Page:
The company’s audit business has continued to pace up over the years, driving consecutive double-digit growths. The company has significant transformation programmes, which run on a digital front and are technologically advanced and cloud based. The company’s growth has been sturdy in the field of cognitive automation, systems architecture, risk analytics, cyber businesses and robotic capabilities.
In times of the Financial Services Royal Commission, the company has great leverage over the demand generated for its remediation businesses. At the beginning of this year, the initial months of the federal election did have an adverse impact on the business. However, this eventually got better in building the confidence of the business community, as a whole.
Company’s Milestones in FY19:
In FY19, the company was successful in conducting eight strategic investments through transactions. This depicts that Deloitte Australia in on track in tapping the right clientele and surging its strategy of inorganic growth.
Besides this, the company announced that it would introduce its 67 new partners, the term of which is effective from 1 July 2019. The company also has 72 lateral partners on board, in FY19. Across Australia, the company would be promoting 30 women and 37 men. It should be noted that, in its history of existence, the company witnessed a 45 per cent representation of new female partners, which is a significant milestone, promoting a professional inclusive environment. Post these additions, the partner number of the company would count to 880, with promotions in each business unit and market.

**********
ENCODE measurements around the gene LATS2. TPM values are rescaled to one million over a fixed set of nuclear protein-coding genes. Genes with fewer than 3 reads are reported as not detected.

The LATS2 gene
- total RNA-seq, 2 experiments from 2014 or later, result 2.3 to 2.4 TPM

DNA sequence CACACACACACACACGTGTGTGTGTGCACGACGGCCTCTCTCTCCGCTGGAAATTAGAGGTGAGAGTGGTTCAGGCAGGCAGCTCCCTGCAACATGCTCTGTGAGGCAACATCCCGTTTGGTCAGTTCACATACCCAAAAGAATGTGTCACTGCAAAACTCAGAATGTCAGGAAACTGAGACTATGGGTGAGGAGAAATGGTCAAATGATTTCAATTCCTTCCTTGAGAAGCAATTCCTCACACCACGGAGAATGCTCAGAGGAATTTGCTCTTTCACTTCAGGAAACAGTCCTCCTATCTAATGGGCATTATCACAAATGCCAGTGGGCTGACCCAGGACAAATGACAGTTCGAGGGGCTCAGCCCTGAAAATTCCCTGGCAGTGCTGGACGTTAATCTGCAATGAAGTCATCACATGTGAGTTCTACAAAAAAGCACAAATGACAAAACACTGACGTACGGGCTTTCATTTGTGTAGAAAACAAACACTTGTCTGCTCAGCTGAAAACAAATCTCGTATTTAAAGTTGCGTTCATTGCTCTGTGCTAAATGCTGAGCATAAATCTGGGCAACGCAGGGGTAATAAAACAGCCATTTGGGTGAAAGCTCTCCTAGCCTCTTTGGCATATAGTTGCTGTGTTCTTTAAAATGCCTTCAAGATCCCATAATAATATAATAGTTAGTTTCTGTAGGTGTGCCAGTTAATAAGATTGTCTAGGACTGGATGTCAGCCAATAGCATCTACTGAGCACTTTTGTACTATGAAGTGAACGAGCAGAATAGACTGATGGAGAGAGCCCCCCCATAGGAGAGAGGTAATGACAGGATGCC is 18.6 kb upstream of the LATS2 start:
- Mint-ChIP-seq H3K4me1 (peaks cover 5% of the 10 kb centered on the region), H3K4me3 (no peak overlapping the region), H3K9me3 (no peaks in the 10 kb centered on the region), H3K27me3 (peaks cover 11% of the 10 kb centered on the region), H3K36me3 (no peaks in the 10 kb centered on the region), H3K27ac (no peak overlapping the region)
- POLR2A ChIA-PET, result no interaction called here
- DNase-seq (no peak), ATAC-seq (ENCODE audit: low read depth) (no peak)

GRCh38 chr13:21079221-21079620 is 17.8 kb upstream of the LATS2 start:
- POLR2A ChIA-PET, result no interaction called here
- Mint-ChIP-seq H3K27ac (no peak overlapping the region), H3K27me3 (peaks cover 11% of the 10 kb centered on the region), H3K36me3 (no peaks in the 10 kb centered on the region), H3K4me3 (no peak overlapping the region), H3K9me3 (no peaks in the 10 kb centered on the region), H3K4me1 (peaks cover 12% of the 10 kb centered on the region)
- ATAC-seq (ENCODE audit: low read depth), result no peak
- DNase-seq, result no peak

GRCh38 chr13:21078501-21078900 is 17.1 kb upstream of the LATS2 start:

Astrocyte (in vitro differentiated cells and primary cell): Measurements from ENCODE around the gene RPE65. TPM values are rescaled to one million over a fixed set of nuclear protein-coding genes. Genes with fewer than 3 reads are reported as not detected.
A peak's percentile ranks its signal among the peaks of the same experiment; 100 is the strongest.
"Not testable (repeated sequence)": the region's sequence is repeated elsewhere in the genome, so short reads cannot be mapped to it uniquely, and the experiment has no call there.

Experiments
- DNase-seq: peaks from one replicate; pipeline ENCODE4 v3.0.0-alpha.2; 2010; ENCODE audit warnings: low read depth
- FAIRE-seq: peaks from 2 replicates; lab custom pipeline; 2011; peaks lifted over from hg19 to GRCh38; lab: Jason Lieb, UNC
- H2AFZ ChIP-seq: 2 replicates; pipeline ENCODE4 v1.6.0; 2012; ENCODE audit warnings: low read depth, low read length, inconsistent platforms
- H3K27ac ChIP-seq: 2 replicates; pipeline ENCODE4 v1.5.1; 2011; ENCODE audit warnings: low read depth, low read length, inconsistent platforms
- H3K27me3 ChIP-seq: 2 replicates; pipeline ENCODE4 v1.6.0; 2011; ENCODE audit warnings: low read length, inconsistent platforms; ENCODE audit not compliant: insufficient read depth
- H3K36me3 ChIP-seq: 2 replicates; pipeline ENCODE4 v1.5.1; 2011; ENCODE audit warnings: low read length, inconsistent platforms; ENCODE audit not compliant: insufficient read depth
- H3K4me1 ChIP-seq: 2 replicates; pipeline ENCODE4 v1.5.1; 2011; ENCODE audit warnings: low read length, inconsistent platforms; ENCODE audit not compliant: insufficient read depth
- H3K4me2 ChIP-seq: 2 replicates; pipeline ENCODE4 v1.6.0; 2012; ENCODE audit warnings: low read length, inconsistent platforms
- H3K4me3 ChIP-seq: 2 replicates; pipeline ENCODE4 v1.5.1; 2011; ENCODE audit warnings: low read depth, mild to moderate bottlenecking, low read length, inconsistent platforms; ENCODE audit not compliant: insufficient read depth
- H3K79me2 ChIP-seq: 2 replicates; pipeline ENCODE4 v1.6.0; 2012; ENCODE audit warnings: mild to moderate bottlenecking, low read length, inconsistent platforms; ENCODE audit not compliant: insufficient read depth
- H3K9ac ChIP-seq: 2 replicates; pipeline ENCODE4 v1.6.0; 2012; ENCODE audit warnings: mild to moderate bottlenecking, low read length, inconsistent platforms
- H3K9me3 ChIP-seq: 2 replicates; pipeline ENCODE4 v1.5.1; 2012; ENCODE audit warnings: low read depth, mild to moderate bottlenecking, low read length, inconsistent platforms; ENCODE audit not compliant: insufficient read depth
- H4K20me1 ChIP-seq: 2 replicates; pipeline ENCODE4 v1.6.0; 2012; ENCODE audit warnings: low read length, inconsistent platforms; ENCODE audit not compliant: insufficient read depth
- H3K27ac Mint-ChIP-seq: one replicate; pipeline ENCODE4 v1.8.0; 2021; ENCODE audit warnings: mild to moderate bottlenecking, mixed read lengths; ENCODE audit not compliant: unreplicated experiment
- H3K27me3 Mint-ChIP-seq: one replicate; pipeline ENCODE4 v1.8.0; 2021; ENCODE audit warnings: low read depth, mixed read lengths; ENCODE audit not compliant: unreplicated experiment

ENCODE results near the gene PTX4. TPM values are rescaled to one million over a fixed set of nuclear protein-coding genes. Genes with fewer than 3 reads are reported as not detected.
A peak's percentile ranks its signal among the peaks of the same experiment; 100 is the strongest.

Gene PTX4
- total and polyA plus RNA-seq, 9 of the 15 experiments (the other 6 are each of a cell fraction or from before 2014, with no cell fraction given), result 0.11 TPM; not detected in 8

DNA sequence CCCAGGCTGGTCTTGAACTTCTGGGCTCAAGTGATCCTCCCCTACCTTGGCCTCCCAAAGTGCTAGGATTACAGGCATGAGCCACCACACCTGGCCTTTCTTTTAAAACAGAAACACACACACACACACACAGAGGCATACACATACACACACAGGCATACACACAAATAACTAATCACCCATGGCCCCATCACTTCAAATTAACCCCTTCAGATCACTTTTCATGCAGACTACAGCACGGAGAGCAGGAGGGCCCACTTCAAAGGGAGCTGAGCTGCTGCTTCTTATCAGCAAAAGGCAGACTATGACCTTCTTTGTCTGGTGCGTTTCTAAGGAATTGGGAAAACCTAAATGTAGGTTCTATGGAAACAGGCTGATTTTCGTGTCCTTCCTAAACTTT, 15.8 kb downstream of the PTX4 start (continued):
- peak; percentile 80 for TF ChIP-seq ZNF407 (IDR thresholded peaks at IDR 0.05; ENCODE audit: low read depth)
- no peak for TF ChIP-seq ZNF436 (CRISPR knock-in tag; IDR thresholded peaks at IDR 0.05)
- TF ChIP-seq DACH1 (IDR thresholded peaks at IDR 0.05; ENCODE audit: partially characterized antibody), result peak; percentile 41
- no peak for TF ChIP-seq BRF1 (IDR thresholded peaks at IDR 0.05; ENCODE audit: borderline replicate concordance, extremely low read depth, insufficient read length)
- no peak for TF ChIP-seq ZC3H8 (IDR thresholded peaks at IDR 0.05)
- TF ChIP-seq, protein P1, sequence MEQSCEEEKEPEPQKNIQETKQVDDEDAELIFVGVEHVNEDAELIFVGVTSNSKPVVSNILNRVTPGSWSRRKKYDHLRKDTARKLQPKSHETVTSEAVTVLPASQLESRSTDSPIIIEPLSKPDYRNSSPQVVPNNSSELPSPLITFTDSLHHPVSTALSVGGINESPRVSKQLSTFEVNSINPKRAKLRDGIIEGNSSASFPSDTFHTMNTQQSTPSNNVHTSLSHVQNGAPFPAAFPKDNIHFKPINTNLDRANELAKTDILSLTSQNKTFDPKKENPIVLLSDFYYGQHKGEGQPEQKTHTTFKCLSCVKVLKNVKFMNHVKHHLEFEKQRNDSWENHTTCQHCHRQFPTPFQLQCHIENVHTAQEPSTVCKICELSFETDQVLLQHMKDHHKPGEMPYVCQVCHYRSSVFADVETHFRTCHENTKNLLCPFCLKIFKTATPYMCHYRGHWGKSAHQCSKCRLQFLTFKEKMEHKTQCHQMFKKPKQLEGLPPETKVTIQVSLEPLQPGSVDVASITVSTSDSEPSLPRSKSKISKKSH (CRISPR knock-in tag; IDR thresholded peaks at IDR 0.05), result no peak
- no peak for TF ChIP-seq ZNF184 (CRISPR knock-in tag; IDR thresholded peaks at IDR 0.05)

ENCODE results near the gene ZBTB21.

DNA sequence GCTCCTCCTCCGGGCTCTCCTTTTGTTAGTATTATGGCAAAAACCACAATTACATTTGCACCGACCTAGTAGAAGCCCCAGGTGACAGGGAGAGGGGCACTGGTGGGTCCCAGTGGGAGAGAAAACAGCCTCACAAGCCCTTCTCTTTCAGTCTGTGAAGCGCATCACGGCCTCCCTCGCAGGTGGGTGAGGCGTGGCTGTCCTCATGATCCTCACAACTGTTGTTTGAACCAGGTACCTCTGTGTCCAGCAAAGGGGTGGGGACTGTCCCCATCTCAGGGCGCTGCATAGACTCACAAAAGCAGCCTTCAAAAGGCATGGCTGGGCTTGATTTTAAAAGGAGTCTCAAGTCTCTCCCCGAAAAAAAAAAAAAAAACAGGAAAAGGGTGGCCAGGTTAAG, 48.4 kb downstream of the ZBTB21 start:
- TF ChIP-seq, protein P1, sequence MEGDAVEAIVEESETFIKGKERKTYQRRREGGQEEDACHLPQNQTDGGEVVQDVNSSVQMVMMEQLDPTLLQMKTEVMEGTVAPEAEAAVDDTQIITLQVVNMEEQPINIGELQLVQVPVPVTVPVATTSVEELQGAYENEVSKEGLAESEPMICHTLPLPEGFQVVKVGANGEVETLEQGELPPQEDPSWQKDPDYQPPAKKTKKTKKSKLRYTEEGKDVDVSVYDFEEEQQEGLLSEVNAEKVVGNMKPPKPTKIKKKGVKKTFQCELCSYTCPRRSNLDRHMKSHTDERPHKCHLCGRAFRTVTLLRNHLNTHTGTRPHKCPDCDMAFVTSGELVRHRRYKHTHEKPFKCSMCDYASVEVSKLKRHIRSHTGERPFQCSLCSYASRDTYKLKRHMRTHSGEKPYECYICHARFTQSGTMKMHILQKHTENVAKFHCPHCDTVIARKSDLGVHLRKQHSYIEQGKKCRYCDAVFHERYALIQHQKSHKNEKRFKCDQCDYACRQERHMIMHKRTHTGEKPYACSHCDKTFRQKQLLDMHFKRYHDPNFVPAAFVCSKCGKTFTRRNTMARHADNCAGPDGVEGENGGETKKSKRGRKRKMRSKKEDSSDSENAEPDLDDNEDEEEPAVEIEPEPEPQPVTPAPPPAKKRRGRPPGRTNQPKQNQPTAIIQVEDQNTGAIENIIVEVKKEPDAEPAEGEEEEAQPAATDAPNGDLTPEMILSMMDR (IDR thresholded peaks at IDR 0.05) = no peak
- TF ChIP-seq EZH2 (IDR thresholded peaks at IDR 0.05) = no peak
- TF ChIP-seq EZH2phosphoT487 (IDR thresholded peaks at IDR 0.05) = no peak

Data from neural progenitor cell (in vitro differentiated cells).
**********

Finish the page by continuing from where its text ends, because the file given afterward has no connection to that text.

The company set another record of hiring 862 graduates in FY19, to become a firm with its staff count crossing 10,000, which is double than the number it was at, 5 years ago.
During the year, the company added the following businesses into its kitty, expanding its business base:
- The Terrace Initiative- which is a boutique consulting firm, which has developed a tool to aid in tracing change issues in the transport and mining industries, using a digital portal. The firm officially became part of the company in May this year and its revenue was anticipated to be around $12.5 million.
- KnowledgeSpace- a player in the speech analytics business that has software which identifies and further scrutinizes the speech of workers in call centres. The business would support Deloitte’s assurance and advisory business.
Few other company acquisitions include JKVine, CBIG Consulting APAC, Well Placed Cactus and Nesoi Solutions.